Where are the federal security operatives seen in a video driving official government vehicles coordinating hoodlums to attack peaceful protesters in Abuja? Have they been identified, tried, and prosecuted? Or they are adjudged to have committed no crime but just carrying out directives from their bosses, or bosses of their bosses?

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What about the hoodlums that burnt down over 50 cars at Apo Mechanic village in Abuja on October 19? Are they still walking freely around the country and apparently preparing themselves for the 2023 general election or they are in jail for committing arson? Where is that guy who led a group of ruffians to Nigeria Police Headquarters in Abuja to deliver an ultimatum letter for protesters to vacate the streets? The same guy also had the gut to deliver his warning speech before the press, and nothing was done to him. These and many more are questions that are begging for answers from those that know.

The #EndSARS protest in 2020 was followed by open ethnic and religious division among Nigerians in 2021, especially between the north and the south. The huge population of youths is fed up with being marginalised, shut down, and treated like second-class citizens. This is a clear message to the Nigerian government that its citizens have since grown beyond taking mere promises and crumbs meals, into having a feeling of belonging, seeing the systems work, and having a say in a safe environment. Whether the authorities decode those messages or not is up to them.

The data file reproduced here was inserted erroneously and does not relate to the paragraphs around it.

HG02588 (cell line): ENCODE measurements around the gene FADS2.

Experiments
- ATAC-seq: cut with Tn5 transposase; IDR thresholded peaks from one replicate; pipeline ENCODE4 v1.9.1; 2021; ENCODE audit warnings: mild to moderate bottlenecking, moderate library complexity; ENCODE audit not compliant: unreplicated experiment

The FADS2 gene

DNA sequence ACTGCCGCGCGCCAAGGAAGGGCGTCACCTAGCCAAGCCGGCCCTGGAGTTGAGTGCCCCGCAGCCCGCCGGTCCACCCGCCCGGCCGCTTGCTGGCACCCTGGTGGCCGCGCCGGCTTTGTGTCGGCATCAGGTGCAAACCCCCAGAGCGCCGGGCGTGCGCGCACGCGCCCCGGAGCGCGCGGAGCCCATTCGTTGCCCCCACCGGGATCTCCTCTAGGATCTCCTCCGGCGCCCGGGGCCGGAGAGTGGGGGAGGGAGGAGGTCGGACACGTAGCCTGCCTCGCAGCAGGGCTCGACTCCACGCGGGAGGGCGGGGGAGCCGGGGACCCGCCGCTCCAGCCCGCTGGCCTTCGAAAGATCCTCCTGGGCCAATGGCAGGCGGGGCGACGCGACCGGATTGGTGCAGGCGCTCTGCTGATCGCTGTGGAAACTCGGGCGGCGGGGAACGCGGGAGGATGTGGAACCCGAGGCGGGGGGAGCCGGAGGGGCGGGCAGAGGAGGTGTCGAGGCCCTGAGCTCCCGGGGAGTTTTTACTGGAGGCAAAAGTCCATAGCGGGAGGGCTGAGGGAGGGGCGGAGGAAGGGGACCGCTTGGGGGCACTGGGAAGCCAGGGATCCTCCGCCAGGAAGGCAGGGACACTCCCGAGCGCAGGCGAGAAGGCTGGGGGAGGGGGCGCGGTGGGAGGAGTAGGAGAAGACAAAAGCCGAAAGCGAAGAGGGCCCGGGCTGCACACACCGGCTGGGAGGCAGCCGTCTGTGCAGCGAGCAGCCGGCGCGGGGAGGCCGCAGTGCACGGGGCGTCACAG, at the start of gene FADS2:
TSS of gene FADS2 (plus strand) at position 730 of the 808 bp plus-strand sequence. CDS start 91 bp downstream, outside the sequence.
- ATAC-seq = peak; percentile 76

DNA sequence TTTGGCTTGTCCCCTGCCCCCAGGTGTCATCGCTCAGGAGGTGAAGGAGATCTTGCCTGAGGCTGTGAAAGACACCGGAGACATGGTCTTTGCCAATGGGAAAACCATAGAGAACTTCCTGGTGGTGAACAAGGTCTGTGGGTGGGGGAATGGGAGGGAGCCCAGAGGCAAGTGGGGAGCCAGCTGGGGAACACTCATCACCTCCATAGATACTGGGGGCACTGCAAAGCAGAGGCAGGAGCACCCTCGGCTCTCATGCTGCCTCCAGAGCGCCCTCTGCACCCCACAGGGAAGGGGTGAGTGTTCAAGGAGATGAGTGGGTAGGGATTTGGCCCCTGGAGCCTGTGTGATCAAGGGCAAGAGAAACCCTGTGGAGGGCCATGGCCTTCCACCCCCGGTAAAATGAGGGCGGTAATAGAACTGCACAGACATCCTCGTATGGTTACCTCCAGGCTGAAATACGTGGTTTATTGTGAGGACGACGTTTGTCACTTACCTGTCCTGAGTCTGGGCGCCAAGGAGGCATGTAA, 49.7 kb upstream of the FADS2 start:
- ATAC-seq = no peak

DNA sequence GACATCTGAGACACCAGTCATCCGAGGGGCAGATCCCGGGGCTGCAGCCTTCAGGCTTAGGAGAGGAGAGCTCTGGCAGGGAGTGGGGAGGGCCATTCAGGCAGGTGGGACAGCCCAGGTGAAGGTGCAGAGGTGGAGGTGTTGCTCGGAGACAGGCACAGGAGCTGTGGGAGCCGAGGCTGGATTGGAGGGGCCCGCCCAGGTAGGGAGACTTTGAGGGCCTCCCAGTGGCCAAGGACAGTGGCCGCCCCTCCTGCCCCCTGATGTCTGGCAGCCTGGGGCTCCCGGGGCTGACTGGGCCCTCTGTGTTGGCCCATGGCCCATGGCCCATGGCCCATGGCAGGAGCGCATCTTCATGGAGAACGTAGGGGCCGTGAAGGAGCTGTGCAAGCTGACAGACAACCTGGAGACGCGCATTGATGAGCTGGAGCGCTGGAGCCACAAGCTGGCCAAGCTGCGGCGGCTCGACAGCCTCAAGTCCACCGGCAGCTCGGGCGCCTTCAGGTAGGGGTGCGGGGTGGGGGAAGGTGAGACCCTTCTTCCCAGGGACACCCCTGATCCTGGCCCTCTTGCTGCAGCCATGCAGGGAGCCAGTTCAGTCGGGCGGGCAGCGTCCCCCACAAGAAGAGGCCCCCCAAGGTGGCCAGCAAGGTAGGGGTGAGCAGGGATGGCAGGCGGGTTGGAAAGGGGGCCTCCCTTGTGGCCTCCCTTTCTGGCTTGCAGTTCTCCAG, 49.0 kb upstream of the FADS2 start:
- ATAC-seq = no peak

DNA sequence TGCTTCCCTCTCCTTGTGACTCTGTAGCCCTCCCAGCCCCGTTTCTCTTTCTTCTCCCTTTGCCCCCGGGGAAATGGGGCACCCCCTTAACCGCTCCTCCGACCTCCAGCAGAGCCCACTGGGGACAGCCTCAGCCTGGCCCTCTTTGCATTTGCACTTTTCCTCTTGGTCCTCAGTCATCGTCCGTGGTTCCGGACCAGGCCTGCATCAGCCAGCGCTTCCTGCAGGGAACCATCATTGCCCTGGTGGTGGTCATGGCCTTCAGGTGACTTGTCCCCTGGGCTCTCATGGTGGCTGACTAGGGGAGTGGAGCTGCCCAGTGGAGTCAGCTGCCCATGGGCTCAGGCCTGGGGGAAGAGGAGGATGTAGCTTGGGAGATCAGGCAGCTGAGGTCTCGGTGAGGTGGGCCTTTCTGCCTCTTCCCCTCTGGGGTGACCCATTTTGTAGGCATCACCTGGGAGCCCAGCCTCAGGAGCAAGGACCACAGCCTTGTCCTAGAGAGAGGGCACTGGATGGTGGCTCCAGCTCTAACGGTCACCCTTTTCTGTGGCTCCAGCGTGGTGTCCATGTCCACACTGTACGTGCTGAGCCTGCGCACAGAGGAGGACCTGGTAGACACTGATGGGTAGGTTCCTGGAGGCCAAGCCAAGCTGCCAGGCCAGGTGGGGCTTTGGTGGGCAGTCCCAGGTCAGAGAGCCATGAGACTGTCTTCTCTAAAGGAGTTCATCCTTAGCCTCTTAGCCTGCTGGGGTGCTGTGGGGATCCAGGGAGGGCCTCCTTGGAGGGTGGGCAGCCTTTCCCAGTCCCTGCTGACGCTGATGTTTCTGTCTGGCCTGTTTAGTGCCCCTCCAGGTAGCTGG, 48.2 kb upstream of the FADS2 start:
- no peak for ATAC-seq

The youths have now decided to remember victims of the #EndSARS protest. As a matter of fact, we are all victims in one way or another whether directly or indirectly. The youth must be allowed to do their memorial programs in peace with adequate police protection, and not attack. The memorial is to remember the day Nigerian youths came together in unity, one voice, and stood against police brutality, failed system, and bad government. We deserve to remember this day with or without government permission till eternity comes.

The youths should also maintain their focus, shun violence, and speak in one voice, while also guiding against hoodlums who could show up. No attacking of police or any security personnel, whether in mufti or uniform, government or private facility must not be touched. The idea is to remember victims of #EndSARS and let them know that they live in our hearts, and so we can’t afford to do that in violence.

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Israel Ojoko is a Nigerian journalist and can be reached via [email protected]